Love Rhymes with Everything is not only a beautiful collection of paintings and poetry, it is a gift to animals everywhere! In this book, you’ll meet sanctuary animals and beloved pets, rescues and strays now living in peace, and your purchase will go to help animal protection and rescue organizations such as SNYP, Sanctuary One, the Jackson County Animal Shelter, Equamore Foundation Horse Sanctuary, and many more. Every penny from the sales of Love Rhymes with Everything will benefit animals.
In Love Rhymes with Everything, you’ll see the beautiful faces of exquisite creatures captured by Dana Feagin’s whimsical paintings, and you’ll hear their voices in Kat von Cupcake’s affecting poetry — and you’ll also learn the personal stories behind many of these rescued animals, from horses and goats to bunnies and cats.
Americans love dogs. I woke up watching Good Morning America on May 20, 2015. At the time I was about halfway into reading Jacki Skole’s seminal book, Dogland.
The story that played out on my television screen was of two Colombian National Police Officers who performed a daring rescue of a dog who was caught in rapid waters. The dog was moving fast and bobbing and disappearing under the waves. The two brave officers, clearly risking their own lives, finally intercepted the struggling pooch and pulled him to safety. They performed CPR on the riverbank as the camera caught the dog’s limp and nearly lifeless body as it revived. The newscasters were celebrating and rightfully commended the police officers on a dangerous rescue well done. I was also incredibly grateful to witness the compassion and kindness displayed by these officers.
It left me wondering why we Americans who love dogs so much, who are so happy when we see feel-good stories like these and who spend billions of dollars yearly on our pets, continue to allow the mass euthanization of thousands of healthy, adoptable pets every day in our nation’s shelters.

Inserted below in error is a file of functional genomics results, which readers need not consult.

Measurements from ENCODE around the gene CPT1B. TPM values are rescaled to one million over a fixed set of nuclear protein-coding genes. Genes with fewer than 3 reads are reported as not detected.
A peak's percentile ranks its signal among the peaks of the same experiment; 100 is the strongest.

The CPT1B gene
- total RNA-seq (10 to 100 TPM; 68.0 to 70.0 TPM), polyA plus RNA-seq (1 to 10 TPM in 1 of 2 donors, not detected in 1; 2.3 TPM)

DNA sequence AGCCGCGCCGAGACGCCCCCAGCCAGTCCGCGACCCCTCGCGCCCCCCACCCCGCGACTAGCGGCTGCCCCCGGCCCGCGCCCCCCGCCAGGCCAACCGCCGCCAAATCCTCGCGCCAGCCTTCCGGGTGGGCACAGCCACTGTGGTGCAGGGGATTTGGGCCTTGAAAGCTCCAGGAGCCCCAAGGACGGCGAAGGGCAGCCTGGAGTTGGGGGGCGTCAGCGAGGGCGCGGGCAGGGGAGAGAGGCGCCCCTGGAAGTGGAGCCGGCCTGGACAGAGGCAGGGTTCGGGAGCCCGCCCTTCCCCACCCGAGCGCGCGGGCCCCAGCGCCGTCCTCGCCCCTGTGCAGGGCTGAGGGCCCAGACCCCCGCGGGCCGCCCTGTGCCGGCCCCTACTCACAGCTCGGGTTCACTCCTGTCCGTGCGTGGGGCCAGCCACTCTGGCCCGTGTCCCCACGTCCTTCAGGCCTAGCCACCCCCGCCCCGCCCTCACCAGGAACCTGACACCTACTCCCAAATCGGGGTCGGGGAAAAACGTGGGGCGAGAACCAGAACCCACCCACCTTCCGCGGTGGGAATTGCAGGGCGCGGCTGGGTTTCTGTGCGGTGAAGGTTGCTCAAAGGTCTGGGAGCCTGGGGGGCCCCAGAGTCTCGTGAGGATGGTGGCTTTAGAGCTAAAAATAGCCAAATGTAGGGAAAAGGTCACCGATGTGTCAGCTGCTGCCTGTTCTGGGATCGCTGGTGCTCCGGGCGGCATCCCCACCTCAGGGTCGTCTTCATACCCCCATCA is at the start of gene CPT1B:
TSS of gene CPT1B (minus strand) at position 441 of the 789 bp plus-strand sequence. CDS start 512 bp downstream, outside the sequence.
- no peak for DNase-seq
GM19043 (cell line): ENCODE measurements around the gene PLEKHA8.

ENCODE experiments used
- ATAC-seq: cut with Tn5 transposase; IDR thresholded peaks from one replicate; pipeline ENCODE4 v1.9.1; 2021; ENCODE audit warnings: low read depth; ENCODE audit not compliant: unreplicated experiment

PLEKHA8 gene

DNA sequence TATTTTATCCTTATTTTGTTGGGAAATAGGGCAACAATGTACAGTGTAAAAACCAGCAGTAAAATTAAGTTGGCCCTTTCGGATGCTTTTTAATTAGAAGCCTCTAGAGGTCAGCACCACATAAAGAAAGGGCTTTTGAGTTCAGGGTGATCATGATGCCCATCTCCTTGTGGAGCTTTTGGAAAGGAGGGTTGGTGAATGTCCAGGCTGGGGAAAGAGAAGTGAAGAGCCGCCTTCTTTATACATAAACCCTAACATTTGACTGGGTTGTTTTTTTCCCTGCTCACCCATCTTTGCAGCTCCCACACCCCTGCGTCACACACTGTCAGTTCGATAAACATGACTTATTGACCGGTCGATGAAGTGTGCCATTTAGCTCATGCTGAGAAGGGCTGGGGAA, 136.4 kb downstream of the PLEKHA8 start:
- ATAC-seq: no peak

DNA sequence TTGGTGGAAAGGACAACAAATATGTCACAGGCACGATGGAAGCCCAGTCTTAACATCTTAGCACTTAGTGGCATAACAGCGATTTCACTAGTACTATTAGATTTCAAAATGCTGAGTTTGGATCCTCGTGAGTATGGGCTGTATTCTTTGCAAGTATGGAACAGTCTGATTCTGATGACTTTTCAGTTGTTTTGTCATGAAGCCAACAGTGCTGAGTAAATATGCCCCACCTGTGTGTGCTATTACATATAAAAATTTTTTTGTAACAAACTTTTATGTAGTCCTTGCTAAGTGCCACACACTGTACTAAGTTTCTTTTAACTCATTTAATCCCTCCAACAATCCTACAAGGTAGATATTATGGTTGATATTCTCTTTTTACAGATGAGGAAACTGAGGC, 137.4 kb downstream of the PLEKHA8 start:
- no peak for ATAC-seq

Read Dogland to understand why. We will never adopt our way out of the killing. Companion animal overpopulation is a multi-faceted problem that requires multi-faceted solutions. Most of all, it requires that we all become educated and do our part to eliminate the senseless suffering and death of countless sentient beings. Suffering that extends to both animals and people. As Dogland rightfully points out, non-human animals can’t thrive if people aren’t thriving, too.
The first way out of the problem in our nation’s shelters is to know the plight of homeless pets. Thank you to Jacki Skole for taking the steps to understand this complex issue and for writing this important book to inform the rest of us. The question is what we, as a nation of animal lovers, will now do with this information. My hope is that Dogland compels us all to truly work together to stop this senseless problem. Animal protection is one of the most pressing social justice issues of our time. Once you are aware of the daily suffering animals endure, you can’t not know. Not looking at animal suffering doesn’t make it go away. Education and compassionate, informed action is what makes it go away. We all need to do our part. We all need to wake up, America.
Ms. Skole’s dog Galen was the inspiration for Dogland. I hope that, just as Galen wakes up the author’s daughters every day with licks and love, Galen will also wake up our nation through this seminal work.